When it comes to doing business in 2019, responsible data management – or more specifically security and privacy – are the issues du jour.

With the Eurpoean Union’s GDPR, Australia’s deeply troubled data privacy legislation and New Zealand’s rapidly evolving data compliance requirements, establishing trust – and living up to it – is the challenge of the moment.

“Many customers have concerns about sharing data if there is any doubt about how that data will be used,” says Justin Flitter, CMO at data strategy company Data Insight.  

So they should. Data scandals are now everyday news and customers are increasingly cognisant of their rights when it comes to user data use and abuse.  

“The most important consideration in the beginning is ‘is this information I am sharing relevant to the experience or service I am expecting the company to deliver?’” says Flitter.

Justin Flitter

Take data collection based on an online form as an example. If questions about sex, ethnicity or religion aren’t directly related the offer at hand people will be reluctant to provide that detail – and subsequent attempts to establish trust may be rejected. A worst case scenario is if it all goes wrong and you yourself in breach of increasingly strict and complex data collection regulation.

“In all cases it’s important to explain to customers what data you’re collecting and how it will be used to show a fair value exchange.”

West puts it in simpler terms: “Permissions and privacy are the biggies and keeping on top of the legislation can be a job in itself.”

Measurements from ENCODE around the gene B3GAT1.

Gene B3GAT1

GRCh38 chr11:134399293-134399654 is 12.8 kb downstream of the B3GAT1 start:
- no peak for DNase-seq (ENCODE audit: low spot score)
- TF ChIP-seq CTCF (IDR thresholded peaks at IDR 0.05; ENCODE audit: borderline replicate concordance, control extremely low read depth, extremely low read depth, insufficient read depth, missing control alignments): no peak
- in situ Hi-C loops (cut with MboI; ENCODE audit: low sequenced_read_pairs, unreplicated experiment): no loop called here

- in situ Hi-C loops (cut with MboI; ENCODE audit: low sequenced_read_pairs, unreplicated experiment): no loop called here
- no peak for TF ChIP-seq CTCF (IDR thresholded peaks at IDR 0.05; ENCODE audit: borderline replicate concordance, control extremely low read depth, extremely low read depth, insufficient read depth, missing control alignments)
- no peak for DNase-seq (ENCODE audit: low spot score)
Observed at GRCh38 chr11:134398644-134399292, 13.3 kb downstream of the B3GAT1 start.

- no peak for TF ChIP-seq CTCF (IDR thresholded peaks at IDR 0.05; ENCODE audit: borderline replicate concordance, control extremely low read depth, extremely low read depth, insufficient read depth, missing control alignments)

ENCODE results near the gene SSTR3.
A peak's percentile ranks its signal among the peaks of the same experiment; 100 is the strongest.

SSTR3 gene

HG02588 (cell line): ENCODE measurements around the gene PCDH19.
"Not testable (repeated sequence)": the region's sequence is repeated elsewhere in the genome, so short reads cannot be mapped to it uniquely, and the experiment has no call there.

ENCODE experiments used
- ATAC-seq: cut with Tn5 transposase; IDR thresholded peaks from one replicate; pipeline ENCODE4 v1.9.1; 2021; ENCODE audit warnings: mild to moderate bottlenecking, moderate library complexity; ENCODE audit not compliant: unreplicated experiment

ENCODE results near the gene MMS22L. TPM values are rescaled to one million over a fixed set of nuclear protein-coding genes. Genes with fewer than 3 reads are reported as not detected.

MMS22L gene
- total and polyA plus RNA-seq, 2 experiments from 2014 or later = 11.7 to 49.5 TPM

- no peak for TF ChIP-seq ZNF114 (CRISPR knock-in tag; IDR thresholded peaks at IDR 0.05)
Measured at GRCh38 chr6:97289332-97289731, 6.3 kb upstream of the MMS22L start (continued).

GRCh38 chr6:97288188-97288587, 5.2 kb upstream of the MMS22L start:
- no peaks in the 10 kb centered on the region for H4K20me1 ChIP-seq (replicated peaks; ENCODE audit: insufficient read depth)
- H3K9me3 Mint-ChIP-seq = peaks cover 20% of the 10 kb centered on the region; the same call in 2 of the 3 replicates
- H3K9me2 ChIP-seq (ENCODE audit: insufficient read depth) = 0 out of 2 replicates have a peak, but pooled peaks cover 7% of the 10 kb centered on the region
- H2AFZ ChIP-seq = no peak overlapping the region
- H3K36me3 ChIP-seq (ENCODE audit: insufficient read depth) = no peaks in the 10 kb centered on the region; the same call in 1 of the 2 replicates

“Just make sure you have permission and purge anything you’re unsure about. Safety first.”

Behind every privacy breach headline is a company ignorant – sometimes willfully so – to their obligations under the law. But even beyond the clear security risks, poorly managed data provides a slew of other headaches – including both accessible and usability issues. 

“The biggest challenge we see among our clients is data silos,” says Morris, “data in multiple separate systems and all in different formats”. 

Inaccessible data – or more specifically, collected information that is only accessible to a certain group or area of the business – is the dreamkiller for those looking to unlock data-driven marketing potential. Simply put, it you can’t access it, it can’t be used to create insights into the business – or to support marketing activity.

“We recently worked with a client to implement a new marketing automation ecosystem,” says Morris. “To deliver personalised marketing programmes the platform needed a view of customer profiles – i.e. who the customer is, what products and services they have, their contact history, etcetera.”

“But this data was stored in multiple systems, and those systems had different definitions for a ‘customer’ – in some it was a person, in some it was an account. We also had to determine how to deal with multiple people or multiple services on one account.”

For Qrious, that meant that the biggest obstacle wasn’t the platform implementation itself, it was accessing and preparing the data that feeds that platform – a common problem for companies just starting to move towards more data-centric business strategies.